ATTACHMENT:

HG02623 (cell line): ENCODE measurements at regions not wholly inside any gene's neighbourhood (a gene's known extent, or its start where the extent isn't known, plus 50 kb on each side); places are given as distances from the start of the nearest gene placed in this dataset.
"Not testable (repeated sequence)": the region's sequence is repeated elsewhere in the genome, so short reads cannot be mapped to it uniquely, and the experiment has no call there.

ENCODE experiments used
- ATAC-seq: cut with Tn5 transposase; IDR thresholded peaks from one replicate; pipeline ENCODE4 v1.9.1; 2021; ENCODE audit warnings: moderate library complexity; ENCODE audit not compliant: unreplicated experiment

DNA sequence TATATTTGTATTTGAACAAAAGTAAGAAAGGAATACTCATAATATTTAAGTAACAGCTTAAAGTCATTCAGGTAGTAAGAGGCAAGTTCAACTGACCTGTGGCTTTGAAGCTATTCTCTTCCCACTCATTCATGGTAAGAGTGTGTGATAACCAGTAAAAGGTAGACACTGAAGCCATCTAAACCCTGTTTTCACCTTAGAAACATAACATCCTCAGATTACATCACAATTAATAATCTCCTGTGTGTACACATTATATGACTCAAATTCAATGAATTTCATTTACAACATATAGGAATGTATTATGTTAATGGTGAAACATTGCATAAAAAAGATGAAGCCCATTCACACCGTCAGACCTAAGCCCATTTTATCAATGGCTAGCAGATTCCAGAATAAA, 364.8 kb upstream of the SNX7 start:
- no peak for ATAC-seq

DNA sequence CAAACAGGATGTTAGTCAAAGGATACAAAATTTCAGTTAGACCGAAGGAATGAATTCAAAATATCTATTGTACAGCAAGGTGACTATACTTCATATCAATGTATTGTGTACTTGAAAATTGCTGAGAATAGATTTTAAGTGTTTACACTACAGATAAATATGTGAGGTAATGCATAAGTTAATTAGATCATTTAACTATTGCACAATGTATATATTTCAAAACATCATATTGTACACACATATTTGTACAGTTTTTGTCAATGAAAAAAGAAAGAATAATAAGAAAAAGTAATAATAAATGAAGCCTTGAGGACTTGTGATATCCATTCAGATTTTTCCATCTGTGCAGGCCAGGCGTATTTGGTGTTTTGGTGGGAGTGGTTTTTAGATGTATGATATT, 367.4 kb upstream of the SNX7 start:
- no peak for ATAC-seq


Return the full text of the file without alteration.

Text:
HG02623 (cell line): ENCODE measurements at regions not wholly inside any gene's neighbourhood (a gene's known extent, or its start where the extent isn't known, plus 50 kb on each side); places are given as distances from the start of the nearest gene placed in this dataset.
"Not testable (repeated sequence)": the region's sequence is repeated elsewhere in the genome, so short reads cannot be mapped to it uniquely, and the experiment has no call there.

ENCODE experiments used
- ATAC-seq: cut with Tn5 transposase; IDR thresholded peaks from one replicate; pipeline ENCODE4 v1.9.1; 2021; ENCODE audit warnings: moderate library complexity; ENCODE audit not compliant: unreplicated experiment

DNA sequence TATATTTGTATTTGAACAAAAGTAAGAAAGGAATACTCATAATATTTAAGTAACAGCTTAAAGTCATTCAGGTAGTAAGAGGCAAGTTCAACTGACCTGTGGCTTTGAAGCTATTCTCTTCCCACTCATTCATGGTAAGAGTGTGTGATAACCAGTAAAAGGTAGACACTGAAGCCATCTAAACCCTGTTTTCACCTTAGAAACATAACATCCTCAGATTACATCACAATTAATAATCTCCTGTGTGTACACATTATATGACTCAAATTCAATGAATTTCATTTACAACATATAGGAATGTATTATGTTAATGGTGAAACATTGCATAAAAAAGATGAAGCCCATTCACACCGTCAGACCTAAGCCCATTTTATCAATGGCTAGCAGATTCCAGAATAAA, 364.8 kb upstream of the SNX7 start:
- no peak for ATAC-seq

DNA sequence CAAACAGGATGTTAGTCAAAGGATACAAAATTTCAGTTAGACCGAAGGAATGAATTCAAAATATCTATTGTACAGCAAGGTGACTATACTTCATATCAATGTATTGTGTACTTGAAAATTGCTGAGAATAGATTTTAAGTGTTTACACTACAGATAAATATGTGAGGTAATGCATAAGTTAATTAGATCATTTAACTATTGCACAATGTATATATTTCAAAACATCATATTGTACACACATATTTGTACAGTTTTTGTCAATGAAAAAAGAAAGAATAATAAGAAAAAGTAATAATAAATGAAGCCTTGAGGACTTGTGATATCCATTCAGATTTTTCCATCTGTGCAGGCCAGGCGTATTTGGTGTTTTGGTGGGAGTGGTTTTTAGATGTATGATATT, 367.4 kb upstream of the SNX7 start:
- no peak for ATAC-seq